November 13, 2022
3 min read
Nestor J. Abstract 1654. Presented at: ACR Convergence 2022; Nov. 11-14, 2021; Philadelphia (hybrid meeting).
Nestor reports no relevant financial disclosures.
PHILADELPHIA — In patients with systemic lupus erythematosus, lower doses of hydroxychloroquine increase the risk for hospitalization due to flare, according to data presented at ACR Convergence 2022.
The researchers concluded that these findings should prompt experts to reconsider the current weight-based hydroxychloroquine dosing guidelines, which have resulted in some patients with SLE receiving less than 400 mg per day.
“Unfortunately, despite all of the benefits [of hydroxychloroquine in lupus], there is a side effect that we do have to be concerned about, which is hydroxychloroquine-induced retinopathy that leads to vision loss,” Jacquelyn Nestor, MD, PhD, a clinical and research rheumatology fellow at Massachusetts General Hospital, said during a press conference. “Because of this, we as rheumatologists have our patients who are on hydroxychloroquine see the ophthalmologist once a year in order to monitor for this side effect.
“Given the concern for vision loss, in 2011 the American Academy of Ophthalmology recommended guidelines where the hydroxychloroquine dosing was limited to less than 6.5 mg per kg per day of ideal body weight,” she added. “These guidelines were further progressed in 2016, when they reduced the dosing again to less than 5 mg per kg per day. Prior to these guidelines, most lupus patients had been on a baseline dose of 400 mg per day. Given that most lupus patients weigh less than 80 kg, these new guidelines did lead to a dose reduction to below 400 mg for many of our patients.”
To examine the impact of hydroxychloroquine dosing on the risk for hospitalization due to flare in SLE, Nestor and colleagues conducted a case-crossover study within the Mass General Brigham SLE cohort, which includes patients from Massachusetts General Hospital and Brigham and Women’s Hospital. Using an EHR-based algorithm, the researchers included patients with SLE who had at least one visit for SLE, and were prescribed hydroxychloroquine, between January 2011 and December 2021.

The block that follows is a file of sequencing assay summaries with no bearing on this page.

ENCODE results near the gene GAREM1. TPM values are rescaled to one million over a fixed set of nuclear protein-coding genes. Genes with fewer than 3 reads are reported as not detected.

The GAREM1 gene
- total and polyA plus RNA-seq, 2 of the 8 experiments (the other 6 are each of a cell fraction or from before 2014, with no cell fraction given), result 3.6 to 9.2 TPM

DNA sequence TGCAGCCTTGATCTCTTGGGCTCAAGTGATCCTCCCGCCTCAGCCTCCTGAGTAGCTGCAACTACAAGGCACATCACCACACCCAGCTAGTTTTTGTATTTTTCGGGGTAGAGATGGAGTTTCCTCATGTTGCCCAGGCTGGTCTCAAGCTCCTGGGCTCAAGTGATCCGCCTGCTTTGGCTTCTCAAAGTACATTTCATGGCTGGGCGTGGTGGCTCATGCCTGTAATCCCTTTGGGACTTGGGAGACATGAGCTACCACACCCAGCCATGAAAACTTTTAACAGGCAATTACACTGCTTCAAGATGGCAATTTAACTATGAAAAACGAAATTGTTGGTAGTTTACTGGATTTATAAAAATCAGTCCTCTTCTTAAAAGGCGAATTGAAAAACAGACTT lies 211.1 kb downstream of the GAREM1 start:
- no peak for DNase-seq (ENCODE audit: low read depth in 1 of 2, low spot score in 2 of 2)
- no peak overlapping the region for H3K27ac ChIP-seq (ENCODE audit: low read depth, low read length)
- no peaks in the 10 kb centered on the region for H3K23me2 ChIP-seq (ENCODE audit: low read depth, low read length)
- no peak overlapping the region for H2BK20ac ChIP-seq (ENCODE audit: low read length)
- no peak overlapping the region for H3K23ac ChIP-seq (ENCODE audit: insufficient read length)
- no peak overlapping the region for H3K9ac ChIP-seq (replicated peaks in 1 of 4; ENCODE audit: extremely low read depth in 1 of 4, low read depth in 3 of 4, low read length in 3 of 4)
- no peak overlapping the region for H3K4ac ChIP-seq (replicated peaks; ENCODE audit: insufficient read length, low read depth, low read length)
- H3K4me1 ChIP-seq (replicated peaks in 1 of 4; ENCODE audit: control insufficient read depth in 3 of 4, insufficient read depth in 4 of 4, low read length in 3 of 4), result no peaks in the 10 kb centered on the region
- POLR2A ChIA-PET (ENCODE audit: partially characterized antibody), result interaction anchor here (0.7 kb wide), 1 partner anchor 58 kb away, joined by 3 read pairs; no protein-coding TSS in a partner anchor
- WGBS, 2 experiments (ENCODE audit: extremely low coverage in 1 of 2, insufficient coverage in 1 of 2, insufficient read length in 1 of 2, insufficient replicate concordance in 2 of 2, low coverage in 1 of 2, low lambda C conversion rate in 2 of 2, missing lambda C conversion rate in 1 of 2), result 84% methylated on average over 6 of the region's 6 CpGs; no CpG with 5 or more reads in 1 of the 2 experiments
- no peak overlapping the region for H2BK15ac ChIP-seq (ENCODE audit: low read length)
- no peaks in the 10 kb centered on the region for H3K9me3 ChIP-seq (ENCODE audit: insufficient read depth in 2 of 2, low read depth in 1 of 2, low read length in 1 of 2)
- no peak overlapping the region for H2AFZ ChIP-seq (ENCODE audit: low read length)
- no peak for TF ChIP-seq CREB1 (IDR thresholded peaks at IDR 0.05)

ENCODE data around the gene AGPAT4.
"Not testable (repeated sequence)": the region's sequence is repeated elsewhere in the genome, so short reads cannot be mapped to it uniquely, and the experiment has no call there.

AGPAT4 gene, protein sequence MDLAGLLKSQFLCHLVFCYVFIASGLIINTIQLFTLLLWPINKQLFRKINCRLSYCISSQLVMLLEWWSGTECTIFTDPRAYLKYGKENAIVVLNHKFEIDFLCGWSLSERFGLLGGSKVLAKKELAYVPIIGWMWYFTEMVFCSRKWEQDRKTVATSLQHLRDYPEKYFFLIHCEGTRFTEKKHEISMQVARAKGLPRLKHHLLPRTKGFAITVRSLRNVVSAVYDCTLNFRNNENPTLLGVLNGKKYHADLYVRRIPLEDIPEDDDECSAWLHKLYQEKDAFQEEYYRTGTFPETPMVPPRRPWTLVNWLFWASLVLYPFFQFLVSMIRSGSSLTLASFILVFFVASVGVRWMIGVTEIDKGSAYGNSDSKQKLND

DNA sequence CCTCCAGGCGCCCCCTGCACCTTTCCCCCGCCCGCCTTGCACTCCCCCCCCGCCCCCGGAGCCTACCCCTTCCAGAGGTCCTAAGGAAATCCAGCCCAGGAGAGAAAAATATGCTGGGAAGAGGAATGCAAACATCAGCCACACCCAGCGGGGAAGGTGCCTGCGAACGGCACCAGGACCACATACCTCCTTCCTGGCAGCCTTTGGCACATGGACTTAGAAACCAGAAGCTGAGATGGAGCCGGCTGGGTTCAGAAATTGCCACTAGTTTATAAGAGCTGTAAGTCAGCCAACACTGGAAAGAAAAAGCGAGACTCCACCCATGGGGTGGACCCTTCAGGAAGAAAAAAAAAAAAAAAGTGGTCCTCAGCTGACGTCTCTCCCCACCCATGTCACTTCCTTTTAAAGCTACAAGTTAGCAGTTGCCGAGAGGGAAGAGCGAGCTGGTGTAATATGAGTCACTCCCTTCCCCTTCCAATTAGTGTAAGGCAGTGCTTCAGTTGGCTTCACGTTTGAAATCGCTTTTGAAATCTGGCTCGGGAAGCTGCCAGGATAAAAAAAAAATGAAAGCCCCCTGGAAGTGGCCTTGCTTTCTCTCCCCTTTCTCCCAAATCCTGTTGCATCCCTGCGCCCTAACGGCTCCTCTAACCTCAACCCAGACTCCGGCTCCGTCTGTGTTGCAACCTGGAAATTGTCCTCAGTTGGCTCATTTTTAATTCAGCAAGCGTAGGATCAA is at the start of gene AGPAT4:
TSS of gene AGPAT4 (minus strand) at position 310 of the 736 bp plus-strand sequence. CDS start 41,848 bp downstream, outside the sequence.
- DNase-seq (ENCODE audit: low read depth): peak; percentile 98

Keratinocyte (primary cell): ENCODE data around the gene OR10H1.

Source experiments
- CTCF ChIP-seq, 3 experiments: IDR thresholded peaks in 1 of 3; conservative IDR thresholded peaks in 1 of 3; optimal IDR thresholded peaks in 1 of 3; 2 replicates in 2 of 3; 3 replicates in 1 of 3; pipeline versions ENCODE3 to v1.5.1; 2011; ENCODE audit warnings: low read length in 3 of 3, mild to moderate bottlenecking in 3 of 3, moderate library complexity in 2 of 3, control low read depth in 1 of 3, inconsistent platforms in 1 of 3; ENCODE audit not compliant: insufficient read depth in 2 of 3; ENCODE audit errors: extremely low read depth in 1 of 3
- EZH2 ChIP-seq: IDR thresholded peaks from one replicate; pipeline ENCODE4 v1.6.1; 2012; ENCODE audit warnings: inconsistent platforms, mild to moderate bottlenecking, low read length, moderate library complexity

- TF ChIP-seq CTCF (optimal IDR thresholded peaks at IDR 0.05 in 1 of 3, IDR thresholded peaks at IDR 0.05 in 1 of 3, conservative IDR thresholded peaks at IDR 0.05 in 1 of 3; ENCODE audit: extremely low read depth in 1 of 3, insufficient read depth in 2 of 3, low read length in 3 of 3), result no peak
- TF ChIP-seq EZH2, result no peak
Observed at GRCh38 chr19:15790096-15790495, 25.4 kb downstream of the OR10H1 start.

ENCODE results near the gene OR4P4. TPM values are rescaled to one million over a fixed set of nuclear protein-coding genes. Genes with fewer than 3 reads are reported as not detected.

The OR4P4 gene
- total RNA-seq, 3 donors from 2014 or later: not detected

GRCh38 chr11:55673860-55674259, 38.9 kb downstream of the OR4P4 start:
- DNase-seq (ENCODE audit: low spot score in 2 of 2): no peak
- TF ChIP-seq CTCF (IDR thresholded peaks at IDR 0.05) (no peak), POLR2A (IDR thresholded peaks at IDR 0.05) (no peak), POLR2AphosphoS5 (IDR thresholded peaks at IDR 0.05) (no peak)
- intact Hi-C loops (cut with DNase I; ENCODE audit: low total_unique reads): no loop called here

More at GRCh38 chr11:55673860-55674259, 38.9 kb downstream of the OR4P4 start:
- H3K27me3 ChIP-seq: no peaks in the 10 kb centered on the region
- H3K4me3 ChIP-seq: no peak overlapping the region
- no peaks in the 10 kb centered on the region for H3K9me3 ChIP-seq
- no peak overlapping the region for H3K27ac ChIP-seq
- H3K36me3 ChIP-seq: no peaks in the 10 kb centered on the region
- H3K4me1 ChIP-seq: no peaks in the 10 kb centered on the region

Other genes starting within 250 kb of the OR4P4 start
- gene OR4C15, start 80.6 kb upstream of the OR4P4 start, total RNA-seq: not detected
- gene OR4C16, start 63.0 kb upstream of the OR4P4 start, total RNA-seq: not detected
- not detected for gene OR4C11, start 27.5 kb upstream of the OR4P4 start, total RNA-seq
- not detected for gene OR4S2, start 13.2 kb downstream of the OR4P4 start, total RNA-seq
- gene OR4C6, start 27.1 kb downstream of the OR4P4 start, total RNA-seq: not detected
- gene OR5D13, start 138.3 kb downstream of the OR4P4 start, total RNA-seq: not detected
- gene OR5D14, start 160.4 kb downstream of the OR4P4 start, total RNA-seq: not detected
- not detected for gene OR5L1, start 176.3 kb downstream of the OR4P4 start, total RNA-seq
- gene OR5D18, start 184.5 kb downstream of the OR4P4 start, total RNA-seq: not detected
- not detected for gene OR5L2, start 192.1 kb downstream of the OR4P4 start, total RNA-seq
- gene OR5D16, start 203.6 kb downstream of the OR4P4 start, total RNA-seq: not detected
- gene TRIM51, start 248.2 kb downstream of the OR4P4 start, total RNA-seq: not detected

Among these patients, the researchers identified those who were hospitalized during this period with SLE as the primary discharge diagnosis code. They then reviewed each hospitalization record and excluded those with non-SLE indications. Patients with at least one hospitalization for SLE flare while being treated with hydroxychloroquine were included in the case-crossover study. The researchers defined case periods as 6 months prior to a hospitalization for SLE flare. Control periods were non-overlapping 6-month periods without a hospitalization; periods without any hydroxychloroquine use were excluded.
Included patients could demonstrate up to three case periods and three control periods. The researchers examined average weight-based hydroxychloroquine dose, categorized as either 5 mg or less per kg per day, or greater than 5 mg per kg per day, as well as the average non-weight-based dose, defined as 400 mg per day or less, assessed during each 6-month case or control period. ORs were assessed using conditional logistic regression and adjusted for SLEDAI, glucocorticoid use and other immunosuppressant use, all assessed at the most recent outpatient visit prior to each 6-month period.
According to the researchers, among the 2,971 patients with SLE who received hydroxychloroquine, 576 demonstrated at least one hospitalization with a primary discharge diagnosis of SLE. Of these cases, 108 were hospitalized for SLE flare while using hydroxychloroquine and demonstrated at least one control period with the drug. Low-dose hydroxychloroquine, administered either by weight-based (adjusted OR = 4.41; 95% CI, 1.5-12.98) or by non-weight-based (aOR = 3.48; 95% CI, 1.33-9.13) regimens, was associated with increased hospitalizations for SLE.
“The results of our study suggest that maybe we need to re-evaluate these current dosing guidelines for hydroxychloroquine, as they are the same for all lupus patients regardless of their disease activity or their stage in the disease itself,” Nestor said. “Currently, we are protecting our patients against a very long-term side effect of hydroxychloroquine — retinopathy typically takes 10 to 20 years to develop in our patients.
“However, by doing that we are missing many of the short-term benefits from hydroxychloroquine, leading to more lupus flares, which lead to more end-organ damage and ultimately more exposures to other immunosuppressants, which have their own host of side effects,” she added. “Based on the results of this study, we would propose possibly considering whether patients earlier in their disease need a higher dose of hydroxychloroquine, or whether those patients with particularly active lupus need the higher doses. Regardless, it needs to be something that could be re-evaluated by rheumatologists and ophthalmologists together.”